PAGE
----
All posts tagged: Flowers Gallery

Photo London: ‘We might begin to see 3D printing and augmented reality become collectible’

First established in 1970 by Angela Flowers in London’s West End, Flowers Gallery now has two central London locations – one in Mayfair and another in Shoreditch, along with a space in New York. The gallery currently represents 48 international artists working across a wide range of media. Flowers Gallery has been recognised for its engagement with important socio-cultural, political and environmental themes. We spoke to Director of the Photography Department, Chris Littlewood, about the artists’ work he is bringing to Photo London later this month, which include an array of well-known names such as Edward Burtynsky and Nadav Kander. Littlewood has also helped predict a number of future trends, from experimental installation techniques, to elements like 3D printing and augmented realities. What excites you the most about exhibiting your artists at Photo London? It’s always exciting to present at fairs, especially if the work is fresh and audiences are engaging with it for the first time. If someone appreciates an artist’s work the same way I do, an amazing energy can come out of …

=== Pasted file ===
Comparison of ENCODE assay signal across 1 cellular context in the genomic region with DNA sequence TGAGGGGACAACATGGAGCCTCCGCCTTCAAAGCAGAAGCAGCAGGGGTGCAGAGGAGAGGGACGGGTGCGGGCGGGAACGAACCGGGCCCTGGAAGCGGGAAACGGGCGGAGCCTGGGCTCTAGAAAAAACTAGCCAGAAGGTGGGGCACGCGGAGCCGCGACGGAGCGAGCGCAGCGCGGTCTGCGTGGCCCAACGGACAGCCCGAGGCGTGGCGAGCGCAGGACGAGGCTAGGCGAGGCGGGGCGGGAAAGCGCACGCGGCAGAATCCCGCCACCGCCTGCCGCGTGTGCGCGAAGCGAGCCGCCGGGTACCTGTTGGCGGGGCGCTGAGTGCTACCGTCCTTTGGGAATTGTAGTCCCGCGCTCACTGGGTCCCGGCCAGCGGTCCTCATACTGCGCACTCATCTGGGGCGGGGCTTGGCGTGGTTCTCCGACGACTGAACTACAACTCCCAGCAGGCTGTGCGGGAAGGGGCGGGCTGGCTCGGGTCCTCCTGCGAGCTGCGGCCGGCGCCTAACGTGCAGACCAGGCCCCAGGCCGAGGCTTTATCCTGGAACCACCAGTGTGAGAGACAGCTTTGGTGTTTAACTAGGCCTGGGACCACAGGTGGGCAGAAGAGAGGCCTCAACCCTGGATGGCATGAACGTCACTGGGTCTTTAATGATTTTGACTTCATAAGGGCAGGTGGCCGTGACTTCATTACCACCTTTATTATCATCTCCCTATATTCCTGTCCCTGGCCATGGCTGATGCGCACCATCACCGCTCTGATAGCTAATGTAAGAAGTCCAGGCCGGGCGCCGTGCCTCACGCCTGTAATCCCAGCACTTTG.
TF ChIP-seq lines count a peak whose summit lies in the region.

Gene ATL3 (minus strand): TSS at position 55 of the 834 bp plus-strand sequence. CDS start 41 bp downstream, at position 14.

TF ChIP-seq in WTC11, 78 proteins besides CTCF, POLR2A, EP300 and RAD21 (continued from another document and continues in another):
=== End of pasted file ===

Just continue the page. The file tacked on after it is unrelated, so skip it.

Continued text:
2018-05-15T13:18:13+00:00

Brexit-era Britain in Simon Roberts’ Merrie Albion

Merrie Albion: Landscape Studies of a Small Island is a concise compendium of Britain over the past few years and is an excellent visual survey of the run-up to Brexit. The photographs examine rich and complex variations of Britain that are now even more poignant after last year’s vote. Images of election campaigning in clean and tidy suburbia, protests, the aftermath of riots in London, diamond jubilee celebrations, rock concerts, a family enjoying Brighton beach, computer screens of the trading floor of Lloyds – the list goes on. Roberts has managed to capture all the major events in juxtaposition with minor situations that are large with meaning, from the dead of the Iraq war being saluted by Army veterans through Wootton Bassett to an depiction of impoverished mothers and children at a youth club in Blackburn. Contained within each photograph are mini dramas, cheap-looking high streets with pound shops set against Victorian architecture. Roberts shows a Britain at odds with itself. Rather than a harmonious society, we sense fragmentation and awkwardness and a yearning for a glorious past that never existed.

2018-01-10T10:17:09+00:00

BJP Staff